China and the Eurasian Economic Union: A Future of Agricultural Trade in BRICS+ Format

China and the Eurasian Economic Union: A Future of Agricultural Trade in BRICS+ Format

Vasilii Erokhin (Harbin Engineering University, China) and Gao Tianming (Harbin Engineering University, China)
DOI: 10.4018/978-1-7998-1730-7.ch004

Abstract

This chapter gives a general overview of current integration processes which affect the countries in the regions of Europe and Asia, with a special focus on China and its Belt and Road initiative, from one side, Russia and its integration initiative of the Eurasian Economic Union, from another side, and BRICS as an umbrella format of collaboration between China, Russia, and other countries. In the case of trade in food and agricultural products, the chapter covers the two major rising economic powers with the involvement of China and Russia which are the Eurasian Economic Union and BRICS. The authors interpret their developments in relation to the modification of existing approaches to agricultural trade and establishing food security in the BRICS+ format.
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Introduction

Until the present time, the countries of BRICS and the Eurasian Economic Union (EAEU) have been focusing on their domestic developments, but in order to be competitive on the global market, they will have to face new global challenges. Integration gains momentum. Neither single country, even such giants as the USA or China, is able to compete. Investigations have to be directed on the exploration of economic and trade cooperation of BRICS and EAEU countries between themselves and with the international community (Hartwell, 2016).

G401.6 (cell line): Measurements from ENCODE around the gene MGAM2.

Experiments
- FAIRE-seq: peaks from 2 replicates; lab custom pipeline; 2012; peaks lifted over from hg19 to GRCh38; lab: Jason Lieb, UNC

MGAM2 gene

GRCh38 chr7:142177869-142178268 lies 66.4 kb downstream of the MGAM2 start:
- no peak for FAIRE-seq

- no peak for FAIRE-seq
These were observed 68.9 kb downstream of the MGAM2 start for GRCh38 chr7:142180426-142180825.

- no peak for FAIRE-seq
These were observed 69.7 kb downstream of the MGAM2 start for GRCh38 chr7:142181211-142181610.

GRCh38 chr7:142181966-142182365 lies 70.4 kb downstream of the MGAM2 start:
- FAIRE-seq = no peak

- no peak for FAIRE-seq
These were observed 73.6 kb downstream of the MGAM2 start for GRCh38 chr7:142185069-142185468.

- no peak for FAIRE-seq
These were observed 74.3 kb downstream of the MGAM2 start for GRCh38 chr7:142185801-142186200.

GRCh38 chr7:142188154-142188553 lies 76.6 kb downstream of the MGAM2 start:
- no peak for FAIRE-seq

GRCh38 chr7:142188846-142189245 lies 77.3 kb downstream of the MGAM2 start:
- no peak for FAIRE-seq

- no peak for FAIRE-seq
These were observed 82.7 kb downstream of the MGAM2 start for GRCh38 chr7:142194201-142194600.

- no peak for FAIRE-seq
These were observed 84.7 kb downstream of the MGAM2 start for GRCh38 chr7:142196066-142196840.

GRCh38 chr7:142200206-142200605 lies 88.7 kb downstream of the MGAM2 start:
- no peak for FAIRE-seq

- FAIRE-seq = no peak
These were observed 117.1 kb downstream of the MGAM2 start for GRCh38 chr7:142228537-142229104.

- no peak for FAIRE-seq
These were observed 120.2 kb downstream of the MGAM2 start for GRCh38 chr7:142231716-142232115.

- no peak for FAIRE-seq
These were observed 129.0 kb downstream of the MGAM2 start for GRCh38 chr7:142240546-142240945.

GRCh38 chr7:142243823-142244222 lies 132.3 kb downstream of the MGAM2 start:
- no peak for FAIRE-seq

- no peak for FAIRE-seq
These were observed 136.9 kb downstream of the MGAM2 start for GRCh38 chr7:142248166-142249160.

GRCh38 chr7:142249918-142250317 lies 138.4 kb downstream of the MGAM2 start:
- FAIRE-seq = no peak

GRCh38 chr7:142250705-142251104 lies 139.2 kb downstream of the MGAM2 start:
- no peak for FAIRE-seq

Until recently, there have been many studies related to the integration of BRICS or EAEU economies. Radulescu, Panait, and Voica (2014) analyzed the importance of the BRICS group as representatives of emerging countries in the global economy; Rasoulinezhad and Jabalameli (2018) explored the similarities of trade integrations in the BRICS member countries in the previous decades; Shaygani, Abolhasani Hastiani, Ghaffari, Sadeghi Shahdani, and Fadaee (2015) studied the effects of imposed exchange rate arrangements on the trade volume of BRICS countries using the generalized gravity model; Nashier (2015) examined the integration among the stock markets of BRICS and found evidence for both the short-term static and long-term dynamic integration between the stock markets. Mostafa and Mahmood (2018) analysed the history and evolution of the EEU as well as its success, challenges, and prospects; Dragneva and Wolczuk (2017) explained the political origins of the EAEU, its architecture and its progress; Vinokurov (2017) reviewed the state of Eurasian institutions, the single market for goods and services, the state of mutual trade and investment flows among member states, ongoing work to eliminate non-tariff barriers, and problems pertaining to the efficient coordination of macroeconomic policies. Few studies, however, addressed the potential convergence between BRICS and EAEU formats, particularly, in various BRICS+ formats with deeper involvement of Russia, China, and other countries into parallel integration processes. Russia is the country which somehow links BRICS and EAEU being a member of both alliances. China is an ultimate engine, a driving force of economic development and integration in the region. China has recently proposed the “five connections” development plan (policy exchange, road network, trade talks, currency circulation, and people-to-people friendship), which encourages cooperation at practical and cultural levels. China’s recent Belt and Road Initiative is meant to integrate the economies of Eurasia through physical and cyber-connectivity, energy pipelines, industrial parks, and smart cities. The plan involves more than 60 countries, representing a third of the world’s total economy and more than half the global population (Mariani, 2013).